State of water : Japan
Home About WEPA Activities / Documents Partner Countries Domestic Wastewater Treatment Climate Change and the Water Environment
POLICIES > State of water : Japan
Cases Law enforcement Background Legislative framework Organizational arrangement State of water

State of water environmental issues
Results of the FY 2006 Water Quality Survey of Public Water Areas + Japan TOP
+ 1. Introduction
+ 2. Water Quality Monitoring Items, etc.
+ 3. Summary of Survey Results
+4. Water Quality Improvement Measures

2. Water Quality Monitoring Items, etc.

(1) Monitoring Items
EQS items (Reference 1) are mainly classified into two types: items relating to human health protection (hereinafter referred to as ”human health items”), such as cadmium and total cyanide; and items relating to living environment preservation (hereinafter referred to as ”living environment items”), such as BOD (Biological Oxygen Demand), COD (Chemical Oxygen Demand), and pH (hydrogen ion concentration).
Human health items comprised eight of these items in 1971 when the first water quality survey started. However, as a result of the sequential addition of new items since then, the total number of human health items has now risen to 26. In some cases, substances relating to human health protection may be temporarily classified as a “Monitoring Substance” instead of an EQS item if, after full consideration of the results of their detection in public water areas, it is determined that there is still a need to continuously accumulate more data. When monitoring such substances, each prefectural government strives to collect relevant knowledge by positioning those substances as key issues in their water quality monitoring plans. In 1993, 22 items were classified as monitoring substances and five more items were added to the list of monitoring substances in 2004. The total number of monitoring substances has now risen to 27.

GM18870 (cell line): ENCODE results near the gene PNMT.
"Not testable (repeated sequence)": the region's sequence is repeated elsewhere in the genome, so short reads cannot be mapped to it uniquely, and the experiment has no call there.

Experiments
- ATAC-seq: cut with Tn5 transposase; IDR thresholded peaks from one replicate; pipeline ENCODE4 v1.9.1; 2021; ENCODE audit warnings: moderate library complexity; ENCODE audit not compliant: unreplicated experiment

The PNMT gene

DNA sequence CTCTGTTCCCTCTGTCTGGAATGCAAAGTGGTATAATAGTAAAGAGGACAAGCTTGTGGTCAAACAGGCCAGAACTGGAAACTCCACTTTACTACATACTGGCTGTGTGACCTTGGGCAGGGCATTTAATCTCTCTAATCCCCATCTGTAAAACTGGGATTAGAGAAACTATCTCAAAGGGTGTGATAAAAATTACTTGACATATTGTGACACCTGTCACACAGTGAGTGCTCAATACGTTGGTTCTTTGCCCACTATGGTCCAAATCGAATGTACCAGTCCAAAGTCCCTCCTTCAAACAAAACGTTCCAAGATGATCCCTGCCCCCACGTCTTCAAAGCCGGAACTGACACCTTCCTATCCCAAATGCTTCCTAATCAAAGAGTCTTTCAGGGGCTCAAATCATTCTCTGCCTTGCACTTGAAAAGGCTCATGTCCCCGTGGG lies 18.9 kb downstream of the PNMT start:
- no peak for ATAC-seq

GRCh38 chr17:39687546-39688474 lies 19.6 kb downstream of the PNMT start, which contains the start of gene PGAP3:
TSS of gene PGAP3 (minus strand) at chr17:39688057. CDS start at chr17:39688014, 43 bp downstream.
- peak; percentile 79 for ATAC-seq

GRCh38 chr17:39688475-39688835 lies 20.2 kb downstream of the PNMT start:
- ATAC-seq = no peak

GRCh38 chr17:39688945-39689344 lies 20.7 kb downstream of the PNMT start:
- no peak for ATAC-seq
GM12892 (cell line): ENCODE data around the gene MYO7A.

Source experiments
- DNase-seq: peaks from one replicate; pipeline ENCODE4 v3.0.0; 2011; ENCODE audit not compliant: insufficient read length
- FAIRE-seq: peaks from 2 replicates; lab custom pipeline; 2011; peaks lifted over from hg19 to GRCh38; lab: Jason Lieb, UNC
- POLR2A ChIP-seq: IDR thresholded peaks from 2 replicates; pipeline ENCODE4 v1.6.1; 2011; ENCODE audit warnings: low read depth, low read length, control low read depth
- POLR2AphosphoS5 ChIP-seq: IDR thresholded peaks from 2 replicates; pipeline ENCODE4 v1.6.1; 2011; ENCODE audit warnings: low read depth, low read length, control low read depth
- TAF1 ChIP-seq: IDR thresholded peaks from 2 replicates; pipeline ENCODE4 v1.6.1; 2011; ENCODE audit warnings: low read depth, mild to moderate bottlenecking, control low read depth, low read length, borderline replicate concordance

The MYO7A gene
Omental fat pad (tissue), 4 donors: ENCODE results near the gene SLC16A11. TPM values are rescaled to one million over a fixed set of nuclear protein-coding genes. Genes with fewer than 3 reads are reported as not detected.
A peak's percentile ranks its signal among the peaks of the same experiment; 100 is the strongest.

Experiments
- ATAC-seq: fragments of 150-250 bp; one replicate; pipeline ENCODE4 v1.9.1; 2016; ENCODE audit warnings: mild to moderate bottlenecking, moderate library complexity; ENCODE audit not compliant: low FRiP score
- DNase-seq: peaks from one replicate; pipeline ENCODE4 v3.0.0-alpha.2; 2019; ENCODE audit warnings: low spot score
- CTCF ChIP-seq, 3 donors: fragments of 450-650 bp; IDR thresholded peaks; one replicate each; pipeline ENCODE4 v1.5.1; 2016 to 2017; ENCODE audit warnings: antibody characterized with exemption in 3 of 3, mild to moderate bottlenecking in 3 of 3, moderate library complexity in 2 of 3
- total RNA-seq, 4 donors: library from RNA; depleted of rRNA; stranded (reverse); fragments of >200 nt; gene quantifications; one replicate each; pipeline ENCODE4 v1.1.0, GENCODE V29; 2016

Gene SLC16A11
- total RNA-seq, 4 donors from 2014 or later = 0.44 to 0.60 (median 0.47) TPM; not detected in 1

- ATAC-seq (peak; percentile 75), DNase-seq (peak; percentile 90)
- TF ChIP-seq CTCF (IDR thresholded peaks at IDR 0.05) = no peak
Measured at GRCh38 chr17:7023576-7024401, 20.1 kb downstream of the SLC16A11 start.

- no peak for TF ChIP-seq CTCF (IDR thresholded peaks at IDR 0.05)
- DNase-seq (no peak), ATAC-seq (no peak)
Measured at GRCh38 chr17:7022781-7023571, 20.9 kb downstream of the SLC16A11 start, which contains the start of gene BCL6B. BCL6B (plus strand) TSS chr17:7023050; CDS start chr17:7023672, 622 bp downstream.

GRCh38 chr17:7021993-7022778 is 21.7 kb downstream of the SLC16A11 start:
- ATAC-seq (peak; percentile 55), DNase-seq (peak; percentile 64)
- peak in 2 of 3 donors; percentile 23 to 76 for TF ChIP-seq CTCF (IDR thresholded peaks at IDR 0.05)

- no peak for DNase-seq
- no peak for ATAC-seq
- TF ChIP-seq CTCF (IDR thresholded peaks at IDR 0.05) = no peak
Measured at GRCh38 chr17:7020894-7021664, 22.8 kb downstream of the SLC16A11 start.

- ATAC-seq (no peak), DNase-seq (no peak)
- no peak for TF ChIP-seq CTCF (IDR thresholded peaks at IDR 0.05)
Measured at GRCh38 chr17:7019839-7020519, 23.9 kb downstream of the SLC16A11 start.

In general, EQSs for human health items are applied to all public water areas. However, both fluorine and boron EQS values should not be applied to seawater areas because their natural concentration in the sea exceeds the specified EQS values.
The list of living environment items initially comprised only seven items in 1971, but total nitrogen and total phosphorus were added to the list in 1982 and, in 2003, total zinc was also added in consideration of the need to conserve aquatic life. Thus, the total number of living environment items has now risen to 10, with total zinc and three other items being selected as monitoring substances relating to aquatic life.

EQSs for living environment items should only be applied to water bodies for which an EQS type has been specified by the national or prefectural government, based on the water usage by each water body group, such as rivers, lakes and reservoirs, and seawater areas (hereinafter referred to as “Specified Water Bodies by Type”). Therefore, the results of water quality surveys carried out on these specified water bodies by type have also been included in this report.
Monitoring of THM-FP, which is classified as a specific item under the provisions of the “Law Concerning Drinking Water Sources”, started in 1995.

(2) Number of Monitoring Points and Number of Samples
Table 1 shows the number of specified water bodies by type, the number of monitoring points used, and the number of samples collected in 2006. For human health items, the number of monitoring points decreased by 2.0%, compared to the previous year, while the number of samples decreased by 8.4%. For living environment items, the number of monitoring points and the number of samples decreased by 0.7% and 2.7%, respectively. The survey for total zinc was conducted at 4,825 points, using 26,130 samples.

next »